A Lot or a Little?
What you will—and won't—find in this book.
Parents and teachers can use this book to talk about a wide range of topics, including Internet safety and also media featuring gay characters.
This is a book with a straight protagonist, but does feature gay characters, the fight for a Gay-Straight Alliance club at school, and a discussion of gay discrimination (while some characters use anti-gay slurs, Sal explains to Carlos how those words are hurtful).
Positive Role Models
Sensitive Carlos has his heart in the right place even though he doesn't always do the right thing (or fall for the right girl). Sal teaches him how to defend what he thinks is right.
Violence & Scariness
Carlos and one of his best friends fight on a school bus.
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Sex, Romance & Nudity
Characters "hook up" -- which means they get physical without a relationship. Characters have sex when parents aren't around and talk about getting "some oral."
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Some swear words (like "s--t"); often these words are of a sexual nature. There are some hate words for gay people, but also a discussion about how those words are hurtful.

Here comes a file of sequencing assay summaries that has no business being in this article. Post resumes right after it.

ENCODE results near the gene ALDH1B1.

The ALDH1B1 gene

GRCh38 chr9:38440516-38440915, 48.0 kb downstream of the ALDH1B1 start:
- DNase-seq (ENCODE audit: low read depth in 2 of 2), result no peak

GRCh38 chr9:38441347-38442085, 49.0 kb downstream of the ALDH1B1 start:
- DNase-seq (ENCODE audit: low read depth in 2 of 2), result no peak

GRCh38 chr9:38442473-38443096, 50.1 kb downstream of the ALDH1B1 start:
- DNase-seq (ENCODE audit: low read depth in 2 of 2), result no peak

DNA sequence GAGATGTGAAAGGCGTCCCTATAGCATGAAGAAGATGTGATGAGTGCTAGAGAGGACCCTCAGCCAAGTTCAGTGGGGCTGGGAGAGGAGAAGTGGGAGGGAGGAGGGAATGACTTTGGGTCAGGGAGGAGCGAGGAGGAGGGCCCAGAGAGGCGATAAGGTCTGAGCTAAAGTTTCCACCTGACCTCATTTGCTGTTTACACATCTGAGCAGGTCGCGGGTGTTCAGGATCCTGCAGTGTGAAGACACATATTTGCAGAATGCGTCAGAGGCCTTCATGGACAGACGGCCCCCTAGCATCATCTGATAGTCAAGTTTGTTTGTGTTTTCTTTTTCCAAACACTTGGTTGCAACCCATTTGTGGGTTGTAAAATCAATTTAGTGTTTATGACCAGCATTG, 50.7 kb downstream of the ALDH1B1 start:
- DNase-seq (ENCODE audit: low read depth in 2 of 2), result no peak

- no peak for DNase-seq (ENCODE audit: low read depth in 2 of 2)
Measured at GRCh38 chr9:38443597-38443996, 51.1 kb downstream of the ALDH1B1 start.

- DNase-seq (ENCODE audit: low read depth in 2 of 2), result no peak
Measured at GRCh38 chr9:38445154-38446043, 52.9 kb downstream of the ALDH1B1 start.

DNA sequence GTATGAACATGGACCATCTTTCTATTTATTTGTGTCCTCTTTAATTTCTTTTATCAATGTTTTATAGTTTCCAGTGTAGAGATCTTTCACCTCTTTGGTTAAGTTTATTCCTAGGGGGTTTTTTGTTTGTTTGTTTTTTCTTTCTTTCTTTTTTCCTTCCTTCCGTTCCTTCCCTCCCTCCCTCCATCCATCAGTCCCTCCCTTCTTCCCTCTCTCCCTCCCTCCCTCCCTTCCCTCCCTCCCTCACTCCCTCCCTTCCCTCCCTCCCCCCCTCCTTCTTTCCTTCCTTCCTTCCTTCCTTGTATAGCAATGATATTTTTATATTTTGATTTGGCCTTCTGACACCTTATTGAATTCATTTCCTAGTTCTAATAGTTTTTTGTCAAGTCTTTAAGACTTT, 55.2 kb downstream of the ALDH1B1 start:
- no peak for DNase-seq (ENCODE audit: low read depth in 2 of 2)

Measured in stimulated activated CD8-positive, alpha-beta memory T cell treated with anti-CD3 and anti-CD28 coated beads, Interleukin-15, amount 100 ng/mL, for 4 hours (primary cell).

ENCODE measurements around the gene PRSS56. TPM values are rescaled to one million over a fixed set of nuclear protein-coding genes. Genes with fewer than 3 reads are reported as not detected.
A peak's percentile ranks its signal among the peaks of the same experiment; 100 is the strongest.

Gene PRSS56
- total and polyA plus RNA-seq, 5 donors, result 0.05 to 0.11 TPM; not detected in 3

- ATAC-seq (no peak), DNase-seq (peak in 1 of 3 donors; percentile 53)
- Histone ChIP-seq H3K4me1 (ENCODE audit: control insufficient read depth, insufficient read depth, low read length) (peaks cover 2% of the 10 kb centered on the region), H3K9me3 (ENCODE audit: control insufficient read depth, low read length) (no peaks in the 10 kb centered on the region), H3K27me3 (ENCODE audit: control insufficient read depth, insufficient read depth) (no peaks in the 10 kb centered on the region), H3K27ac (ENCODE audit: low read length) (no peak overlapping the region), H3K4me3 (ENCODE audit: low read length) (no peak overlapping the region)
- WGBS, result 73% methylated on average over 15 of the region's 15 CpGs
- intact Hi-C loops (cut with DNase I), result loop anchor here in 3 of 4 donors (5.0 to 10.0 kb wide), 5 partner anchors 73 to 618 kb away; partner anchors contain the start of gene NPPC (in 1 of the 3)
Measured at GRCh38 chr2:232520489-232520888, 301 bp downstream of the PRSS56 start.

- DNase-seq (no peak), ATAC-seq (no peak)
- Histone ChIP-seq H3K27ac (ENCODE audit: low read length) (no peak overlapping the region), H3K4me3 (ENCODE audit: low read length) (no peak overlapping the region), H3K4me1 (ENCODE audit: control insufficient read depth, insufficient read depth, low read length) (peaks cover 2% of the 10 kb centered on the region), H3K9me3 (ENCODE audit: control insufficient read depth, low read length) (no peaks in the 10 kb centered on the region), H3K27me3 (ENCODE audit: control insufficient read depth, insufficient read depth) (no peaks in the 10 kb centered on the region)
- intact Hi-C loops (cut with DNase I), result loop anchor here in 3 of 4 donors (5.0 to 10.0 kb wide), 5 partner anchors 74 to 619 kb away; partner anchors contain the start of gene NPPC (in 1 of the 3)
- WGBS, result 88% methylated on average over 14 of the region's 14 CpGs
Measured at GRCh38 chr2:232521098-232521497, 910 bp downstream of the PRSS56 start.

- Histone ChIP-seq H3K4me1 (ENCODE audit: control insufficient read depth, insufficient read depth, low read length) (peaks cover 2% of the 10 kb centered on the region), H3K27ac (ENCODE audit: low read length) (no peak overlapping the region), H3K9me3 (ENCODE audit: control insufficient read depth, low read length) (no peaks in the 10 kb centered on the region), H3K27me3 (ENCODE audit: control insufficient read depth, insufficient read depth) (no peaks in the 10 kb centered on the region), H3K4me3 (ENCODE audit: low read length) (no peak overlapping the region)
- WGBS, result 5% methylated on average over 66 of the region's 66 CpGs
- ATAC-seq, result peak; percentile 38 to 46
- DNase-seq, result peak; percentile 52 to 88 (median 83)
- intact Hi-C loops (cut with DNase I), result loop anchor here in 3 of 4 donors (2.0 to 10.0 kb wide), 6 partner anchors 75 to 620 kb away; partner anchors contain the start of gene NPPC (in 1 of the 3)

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Products & Purchases
Some brands like McDonalds, Coke, Levis -- and the premise is inspired by Queer Eye For the Straight Guy.
Parents Need to Know
Parents need to know that this book features gay characters, whom the (straight) protagonist befriends and supports by helping form a Gay-Straight Alliance at his school. Characters "hook up," and both the hook-ups and the discussion of them among friends get pretty graphic. There's some swearing, as well as a physical fight between two friends on a school bus.
Is It Any Good?
The fun premise may be a bit of a stretch, but author Alex Sanchez effectively captures some realities of high school life. Young teens play around with sex without love, and even nice guys don't say anything when they see someone being picked on. This is Sanchez's first book without a gay protagonist, which may make it appeal to a wider audience, especially straight boys. The casual hook-ups -- which often begin with the Internet -- will shock parents more than any of the gay subject matter, and will certainly give families something to talk about (see our Internet Safety Guide).
This book is thicker than it needs to be, and readers may not care much about some secondary story lines -- like Carlos' mom's relationship. But readers will keep reading for more on sensitive Carlos, whose heart is in the right place even though he doesn't always do the right thing (or fall for the right girl).
Did we miss something on diversity?
Research shows a connection between kids' healthy self-esteem and positive portrayals in media. That's why we've added a new "Diverse Representations" section to our reviews that will be rolling out on an ongoing basis. You can help us help kids by suggesting a diversity update.